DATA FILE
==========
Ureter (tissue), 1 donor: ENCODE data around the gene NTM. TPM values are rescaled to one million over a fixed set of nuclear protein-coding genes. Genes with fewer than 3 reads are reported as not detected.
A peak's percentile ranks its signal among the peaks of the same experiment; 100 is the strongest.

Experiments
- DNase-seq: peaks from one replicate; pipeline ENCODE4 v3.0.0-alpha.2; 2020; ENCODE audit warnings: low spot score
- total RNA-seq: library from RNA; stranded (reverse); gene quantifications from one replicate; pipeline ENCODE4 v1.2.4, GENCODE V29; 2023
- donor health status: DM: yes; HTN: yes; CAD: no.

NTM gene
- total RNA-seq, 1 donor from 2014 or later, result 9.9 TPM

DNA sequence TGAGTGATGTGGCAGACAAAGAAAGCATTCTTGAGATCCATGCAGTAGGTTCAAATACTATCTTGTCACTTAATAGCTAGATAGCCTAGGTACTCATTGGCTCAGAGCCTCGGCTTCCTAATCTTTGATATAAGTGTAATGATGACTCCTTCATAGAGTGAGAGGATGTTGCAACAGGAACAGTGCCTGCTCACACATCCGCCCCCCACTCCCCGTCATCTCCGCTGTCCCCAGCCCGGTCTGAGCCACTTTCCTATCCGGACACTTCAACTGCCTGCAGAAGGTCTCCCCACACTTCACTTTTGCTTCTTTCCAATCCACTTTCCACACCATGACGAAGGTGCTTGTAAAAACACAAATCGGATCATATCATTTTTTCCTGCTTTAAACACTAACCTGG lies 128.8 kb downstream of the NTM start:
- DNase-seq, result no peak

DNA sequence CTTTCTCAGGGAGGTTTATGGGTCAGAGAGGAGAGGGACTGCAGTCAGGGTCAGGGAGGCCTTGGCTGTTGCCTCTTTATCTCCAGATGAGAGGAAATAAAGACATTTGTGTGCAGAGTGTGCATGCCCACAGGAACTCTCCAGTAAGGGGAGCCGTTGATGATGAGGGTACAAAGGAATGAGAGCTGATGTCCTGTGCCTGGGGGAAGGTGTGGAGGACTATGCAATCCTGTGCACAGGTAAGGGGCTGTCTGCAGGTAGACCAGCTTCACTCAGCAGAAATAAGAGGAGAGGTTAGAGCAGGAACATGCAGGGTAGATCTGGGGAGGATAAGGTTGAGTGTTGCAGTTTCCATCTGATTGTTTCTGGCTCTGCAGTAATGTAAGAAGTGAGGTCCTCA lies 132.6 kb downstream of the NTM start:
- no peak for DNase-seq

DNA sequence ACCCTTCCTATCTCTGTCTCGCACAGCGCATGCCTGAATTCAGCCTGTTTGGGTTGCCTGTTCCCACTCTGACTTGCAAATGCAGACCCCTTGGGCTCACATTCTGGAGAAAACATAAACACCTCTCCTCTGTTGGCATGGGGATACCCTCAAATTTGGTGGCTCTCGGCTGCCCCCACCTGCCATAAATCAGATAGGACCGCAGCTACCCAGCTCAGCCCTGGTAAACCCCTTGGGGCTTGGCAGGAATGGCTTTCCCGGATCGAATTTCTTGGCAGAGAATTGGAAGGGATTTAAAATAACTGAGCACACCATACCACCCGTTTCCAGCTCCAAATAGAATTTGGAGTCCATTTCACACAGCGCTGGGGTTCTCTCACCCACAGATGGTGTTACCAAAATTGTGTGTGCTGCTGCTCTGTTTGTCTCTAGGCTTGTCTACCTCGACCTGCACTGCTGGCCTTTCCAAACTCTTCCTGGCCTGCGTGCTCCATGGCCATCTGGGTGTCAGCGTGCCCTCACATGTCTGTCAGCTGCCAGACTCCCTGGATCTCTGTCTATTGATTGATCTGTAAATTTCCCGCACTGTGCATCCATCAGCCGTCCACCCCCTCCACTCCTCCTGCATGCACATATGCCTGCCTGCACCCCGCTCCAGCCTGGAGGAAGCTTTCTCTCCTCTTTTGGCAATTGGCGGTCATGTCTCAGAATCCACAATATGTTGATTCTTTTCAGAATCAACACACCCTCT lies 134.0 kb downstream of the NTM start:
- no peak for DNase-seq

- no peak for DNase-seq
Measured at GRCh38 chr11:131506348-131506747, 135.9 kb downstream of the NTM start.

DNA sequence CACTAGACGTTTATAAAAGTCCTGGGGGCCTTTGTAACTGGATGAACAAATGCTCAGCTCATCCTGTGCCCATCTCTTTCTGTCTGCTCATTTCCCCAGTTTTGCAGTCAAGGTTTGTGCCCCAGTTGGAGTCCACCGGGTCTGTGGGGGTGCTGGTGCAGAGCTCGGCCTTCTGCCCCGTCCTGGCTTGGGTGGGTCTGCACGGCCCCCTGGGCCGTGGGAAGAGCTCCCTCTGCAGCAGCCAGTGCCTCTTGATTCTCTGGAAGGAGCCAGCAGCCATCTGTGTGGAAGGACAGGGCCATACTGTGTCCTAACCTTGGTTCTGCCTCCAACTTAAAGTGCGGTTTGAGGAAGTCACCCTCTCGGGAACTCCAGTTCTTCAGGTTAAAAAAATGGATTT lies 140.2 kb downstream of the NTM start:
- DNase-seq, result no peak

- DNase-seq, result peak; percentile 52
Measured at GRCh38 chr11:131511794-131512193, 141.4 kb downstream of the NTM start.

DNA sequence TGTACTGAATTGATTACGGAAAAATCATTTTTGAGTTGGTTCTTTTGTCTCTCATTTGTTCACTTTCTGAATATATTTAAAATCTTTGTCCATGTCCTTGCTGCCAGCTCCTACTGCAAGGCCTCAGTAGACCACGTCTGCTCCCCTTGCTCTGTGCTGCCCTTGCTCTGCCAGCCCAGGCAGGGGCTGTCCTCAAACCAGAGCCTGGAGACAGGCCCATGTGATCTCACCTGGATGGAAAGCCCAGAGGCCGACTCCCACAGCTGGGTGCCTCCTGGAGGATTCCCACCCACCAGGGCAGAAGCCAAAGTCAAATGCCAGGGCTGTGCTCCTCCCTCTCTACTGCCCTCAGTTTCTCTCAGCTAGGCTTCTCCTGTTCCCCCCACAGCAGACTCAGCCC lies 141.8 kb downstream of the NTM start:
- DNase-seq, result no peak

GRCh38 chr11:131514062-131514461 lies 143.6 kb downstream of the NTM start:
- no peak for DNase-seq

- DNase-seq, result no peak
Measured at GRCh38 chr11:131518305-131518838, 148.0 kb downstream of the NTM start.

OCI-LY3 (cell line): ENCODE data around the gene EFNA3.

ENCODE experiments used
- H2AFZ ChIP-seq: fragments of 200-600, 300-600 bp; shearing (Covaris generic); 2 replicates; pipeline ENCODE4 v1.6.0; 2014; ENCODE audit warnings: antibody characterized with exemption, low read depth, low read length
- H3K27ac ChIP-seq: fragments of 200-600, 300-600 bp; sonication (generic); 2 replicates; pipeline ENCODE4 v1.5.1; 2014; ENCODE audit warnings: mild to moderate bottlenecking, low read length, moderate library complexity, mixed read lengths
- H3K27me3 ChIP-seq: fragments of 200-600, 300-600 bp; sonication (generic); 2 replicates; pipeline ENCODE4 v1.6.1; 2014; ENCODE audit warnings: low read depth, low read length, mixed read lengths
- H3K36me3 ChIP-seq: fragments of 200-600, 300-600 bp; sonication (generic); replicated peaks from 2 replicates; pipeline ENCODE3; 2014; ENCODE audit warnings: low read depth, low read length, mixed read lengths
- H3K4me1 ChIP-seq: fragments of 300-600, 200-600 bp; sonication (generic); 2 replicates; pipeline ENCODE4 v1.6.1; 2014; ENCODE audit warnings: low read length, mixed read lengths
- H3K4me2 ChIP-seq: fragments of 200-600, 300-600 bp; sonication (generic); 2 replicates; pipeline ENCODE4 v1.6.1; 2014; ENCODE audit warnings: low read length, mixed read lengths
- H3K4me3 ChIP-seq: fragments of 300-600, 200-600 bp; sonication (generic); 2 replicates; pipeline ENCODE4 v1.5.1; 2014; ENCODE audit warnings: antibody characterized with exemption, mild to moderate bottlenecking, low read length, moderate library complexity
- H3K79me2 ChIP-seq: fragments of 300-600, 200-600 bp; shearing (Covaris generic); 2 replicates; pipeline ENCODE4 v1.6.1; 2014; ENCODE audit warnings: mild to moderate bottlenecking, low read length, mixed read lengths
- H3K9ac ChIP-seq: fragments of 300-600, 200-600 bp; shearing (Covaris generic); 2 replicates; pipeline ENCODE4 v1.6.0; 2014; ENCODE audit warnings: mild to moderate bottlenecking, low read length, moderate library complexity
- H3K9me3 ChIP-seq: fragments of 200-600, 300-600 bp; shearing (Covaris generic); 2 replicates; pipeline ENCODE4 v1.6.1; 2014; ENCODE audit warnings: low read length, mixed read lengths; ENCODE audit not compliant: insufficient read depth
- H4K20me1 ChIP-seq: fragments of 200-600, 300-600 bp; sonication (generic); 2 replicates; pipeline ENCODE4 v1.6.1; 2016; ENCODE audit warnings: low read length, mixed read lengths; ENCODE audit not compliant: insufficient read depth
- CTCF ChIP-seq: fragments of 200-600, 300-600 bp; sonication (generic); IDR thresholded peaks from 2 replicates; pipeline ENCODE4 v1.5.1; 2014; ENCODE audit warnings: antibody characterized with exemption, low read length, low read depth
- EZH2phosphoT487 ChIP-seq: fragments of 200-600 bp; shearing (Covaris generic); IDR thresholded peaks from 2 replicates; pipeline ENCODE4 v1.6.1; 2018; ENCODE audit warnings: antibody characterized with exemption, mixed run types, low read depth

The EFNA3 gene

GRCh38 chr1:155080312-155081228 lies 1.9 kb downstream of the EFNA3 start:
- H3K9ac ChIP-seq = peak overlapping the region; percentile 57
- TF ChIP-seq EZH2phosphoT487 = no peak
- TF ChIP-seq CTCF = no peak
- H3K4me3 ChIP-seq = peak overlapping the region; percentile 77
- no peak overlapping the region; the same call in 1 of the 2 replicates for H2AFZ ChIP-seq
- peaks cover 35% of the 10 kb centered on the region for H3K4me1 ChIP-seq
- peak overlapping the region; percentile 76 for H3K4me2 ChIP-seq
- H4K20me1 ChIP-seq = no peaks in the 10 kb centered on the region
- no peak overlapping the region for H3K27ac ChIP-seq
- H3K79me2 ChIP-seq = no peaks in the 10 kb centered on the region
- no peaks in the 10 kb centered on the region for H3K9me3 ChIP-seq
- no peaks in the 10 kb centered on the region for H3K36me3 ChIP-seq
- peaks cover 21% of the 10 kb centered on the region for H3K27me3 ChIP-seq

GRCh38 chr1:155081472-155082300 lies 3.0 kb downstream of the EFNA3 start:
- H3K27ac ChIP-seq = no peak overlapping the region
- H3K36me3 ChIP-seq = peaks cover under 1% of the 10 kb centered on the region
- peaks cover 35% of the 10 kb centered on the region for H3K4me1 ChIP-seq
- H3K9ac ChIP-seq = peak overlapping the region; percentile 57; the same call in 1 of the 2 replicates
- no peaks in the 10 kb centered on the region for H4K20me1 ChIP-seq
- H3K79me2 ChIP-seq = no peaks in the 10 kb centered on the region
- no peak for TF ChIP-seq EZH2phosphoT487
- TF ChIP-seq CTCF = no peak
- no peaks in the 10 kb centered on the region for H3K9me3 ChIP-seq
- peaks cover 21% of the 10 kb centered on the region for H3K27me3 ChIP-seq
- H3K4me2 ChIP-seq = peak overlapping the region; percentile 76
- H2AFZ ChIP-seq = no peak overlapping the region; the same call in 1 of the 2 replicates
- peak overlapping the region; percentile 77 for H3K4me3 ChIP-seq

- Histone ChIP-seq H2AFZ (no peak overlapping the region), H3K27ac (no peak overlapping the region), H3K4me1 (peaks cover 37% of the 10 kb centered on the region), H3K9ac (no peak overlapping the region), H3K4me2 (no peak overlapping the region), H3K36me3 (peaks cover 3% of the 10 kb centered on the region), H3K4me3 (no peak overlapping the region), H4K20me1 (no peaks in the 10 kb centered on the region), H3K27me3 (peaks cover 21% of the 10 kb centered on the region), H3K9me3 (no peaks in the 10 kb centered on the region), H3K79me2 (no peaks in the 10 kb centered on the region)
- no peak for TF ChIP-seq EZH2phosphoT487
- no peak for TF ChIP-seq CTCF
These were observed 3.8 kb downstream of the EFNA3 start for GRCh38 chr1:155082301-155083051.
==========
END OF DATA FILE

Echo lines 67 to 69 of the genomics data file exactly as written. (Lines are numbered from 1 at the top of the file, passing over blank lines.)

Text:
- peaks cover 21% of the 10 kb centered on the region for H3K27me3 ChIP-seq
- H3K4me2 ChIP-seq = peak overlapping the region; percentile 76
- H2AFZ ChIP-seq = no peak overlapping the region; the same call in 1 of the 2 replicates